This pond was teeming with life. Fish were jumping everywhere. A red wing blackbird landed in a tree next to me. but the main attraction was the rookery, or nesting of storks, Roseate Spoonbills and a few others I was unfamiliar with. They were squawking and making a fuss while feeding their young or making nests. They would fly across the road to swampy marsh to feed and then come back. It took a while to figure out what was going on, but a nice man came up with his bird book, showing us what they were, but it was all a bit confusing with so much going on. A couple was there from Germany. Martha saw their RV with Germany written on it and asked how that worked. They shipped it over! Crazy you think? They said it cost about $4,000 to ship it on a cargo ship, but they flew over. The gentleman had investigated renting here, but that costs more then his shipping fee after a couple of weeks. They had been here since May and they were going home in May. I was so excited shooting pictures, I only got parts of the story. Martha had to fill me in later. They talked about the savings of staying in campgrounds vs. hotels. With our senior lifetime national park pass, two nights in this campground with electricity cost $30. You can cook all your meals just like you do at home, so this couple’s food costs were not great. They talked about being able to sleep in their own bed and not having to pack and unpack every day.

Soon enough Martha gave me the look and I knew it was time to go. Now we stopped at every place and at least looked, but we weren’t going to walk any trails. Too bad because one couple said one of the early hikes was amazing. I asked about mosquitoes, and they said they were terrible, but they lathered up with bug spray and went. Finally arriving at the campground, a very nice gentleman checked us in saying he and the mosquitoes welcomed us. As we set up, they weren’t bad, but we cooked and ate inside. Watching a young family set up a tent next door, we were happy to be in an Airstream.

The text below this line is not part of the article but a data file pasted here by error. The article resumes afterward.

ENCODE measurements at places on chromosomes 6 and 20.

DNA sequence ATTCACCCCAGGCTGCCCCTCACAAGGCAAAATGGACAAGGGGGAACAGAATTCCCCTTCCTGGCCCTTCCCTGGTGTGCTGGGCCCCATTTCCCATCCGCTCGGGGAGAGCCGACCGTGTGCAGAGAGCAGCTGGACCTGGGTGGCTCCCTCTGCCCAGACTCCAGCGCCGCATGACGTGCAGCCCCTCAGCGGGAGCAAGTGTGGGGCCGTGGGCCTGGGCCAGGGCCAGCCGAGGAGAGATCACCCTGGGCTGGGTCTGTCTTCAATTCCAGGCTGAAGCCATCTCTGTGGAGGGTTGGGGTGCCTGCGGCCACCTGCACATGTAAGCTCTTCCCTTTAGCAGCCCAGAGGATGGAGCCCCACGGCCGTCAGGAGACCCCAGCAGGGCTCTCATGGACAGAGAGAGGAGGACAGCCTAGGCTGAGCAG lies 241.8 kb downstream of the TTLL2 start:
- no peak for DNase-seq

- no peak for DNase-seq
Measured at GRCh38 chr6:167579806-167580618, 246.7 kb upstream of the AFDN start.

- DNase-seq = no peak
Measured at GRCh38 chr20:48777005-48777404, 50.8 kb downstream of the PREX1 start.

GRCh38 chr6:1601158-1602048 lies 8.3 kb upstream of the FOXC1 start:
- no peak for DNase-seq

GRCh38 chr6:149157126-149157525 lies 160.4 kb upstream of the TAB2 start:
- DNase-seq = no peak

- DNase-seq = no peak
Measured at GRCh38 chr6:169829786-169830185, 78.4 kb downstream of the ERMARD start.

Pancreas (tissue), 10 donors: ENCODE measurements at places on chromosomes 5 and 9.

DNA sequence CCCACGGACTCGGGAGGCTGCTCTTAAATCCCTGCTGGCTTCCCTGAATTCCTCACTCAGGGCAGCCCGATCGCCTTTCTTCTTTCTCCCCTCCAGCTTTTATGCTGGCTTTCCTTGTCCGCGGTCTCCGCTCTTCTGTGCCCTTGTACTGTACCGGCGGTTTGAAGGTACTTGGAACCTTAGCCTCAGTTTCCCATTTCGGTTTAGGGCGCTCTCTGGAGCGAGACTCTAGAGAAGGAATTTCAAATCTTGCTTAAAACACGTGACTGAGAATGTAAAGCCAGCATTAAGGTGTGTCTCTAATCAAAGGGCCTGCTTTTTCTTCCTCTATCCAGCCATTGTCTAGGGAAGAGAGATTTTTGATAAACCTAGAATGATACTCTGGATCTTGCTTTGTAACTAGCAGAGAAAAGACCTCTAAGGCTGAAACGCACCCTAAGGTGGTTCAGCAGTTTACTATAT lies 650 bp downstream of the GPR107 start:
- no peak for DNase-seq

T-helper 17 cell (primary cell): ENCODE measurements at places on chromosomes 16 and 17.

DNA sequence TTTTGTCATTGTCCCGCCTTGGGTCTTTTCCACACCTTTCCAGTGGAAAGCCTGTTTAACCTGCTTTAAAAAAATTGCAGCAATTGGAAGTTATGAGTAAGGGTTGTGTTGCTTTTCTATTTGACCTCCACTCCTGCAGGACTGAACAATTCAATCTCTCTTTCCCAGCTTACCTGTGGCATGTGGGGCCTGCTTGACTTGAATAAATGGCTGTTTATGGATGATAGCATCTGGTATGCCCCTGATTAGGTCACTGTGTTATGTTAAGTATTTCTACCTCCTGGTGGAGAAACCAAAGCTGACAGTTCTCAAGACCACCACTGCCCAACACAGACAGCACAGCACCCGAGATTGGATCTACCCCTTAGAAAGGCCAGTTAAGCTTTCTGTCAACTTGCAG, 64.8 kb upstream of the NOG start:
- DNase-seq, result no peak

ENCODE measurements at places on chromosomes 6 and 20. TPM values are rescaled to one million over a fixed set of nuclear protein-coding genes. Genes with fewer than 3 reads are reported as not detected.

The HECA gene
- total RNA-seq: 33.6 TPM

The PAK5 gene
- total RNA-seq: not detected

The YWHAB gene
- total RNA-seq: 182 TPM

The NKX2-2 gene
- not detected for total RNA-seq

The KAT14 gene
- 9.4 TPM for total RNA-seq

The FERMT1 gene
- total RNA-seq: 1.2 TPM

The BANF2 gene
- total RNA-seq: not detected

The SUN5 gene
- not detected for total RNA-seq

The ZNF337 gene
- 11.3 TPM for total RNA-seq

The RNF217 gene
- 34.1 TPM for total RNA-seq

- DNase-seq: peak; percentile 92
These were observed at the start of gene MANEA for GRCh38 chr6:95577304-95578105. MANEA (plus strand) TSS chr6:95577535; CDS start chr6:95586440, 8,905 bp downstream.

Finish Hiking AT in Shenandoah National Park

This slideshow requires JavaScript.

Sunday, November 20, 2016

I had seven miles to walk to Compton Overlook to meet Martha. I was sore and tired, but it felt good to be finishing the hike. It was still blowing very hard when we got up, and it was cold. The water bottles weren’t frozen, but they had ice in them. Nick was nice enough to boil me some water for coffee. We didn’t know if Kelly got the messages through the InReach, so we didn’t know if Nick’s girlfriend or Martha would be on the way to pick us up. I figured at worst I would walk or hitch to Front Royal and get a room. 

I set out at 7:30 not knowing what kind of hike I had, but I knew by now that 7 miles is a 5-hour morning for me on this trail. I had a lot of layers on as I started up the steep hill form Gravel Springs Hut figuring I would take some off when I got to the top, but I didn’t. It was cold and that wind was really blowing. The first part was pretty level and the whole day was relatively easy with a couple of mountains to go over. I flushed a couple of grouse at the top of one. That was nice to see. I haven’t seen grouse in Virginia in a long time. Trying to take pictures at the top of the first mountain, the howling wind about knocked me over. It was dangerous, so I moved on, trying to stick to the business at hand – getting to the pick-up spot in reasonable time. I stopped for a breather at one point and a tree limb fell right in front of me. All it would take is for one of these trees to give up in this fierce wind and fall on you. Thank God that didn’t happen.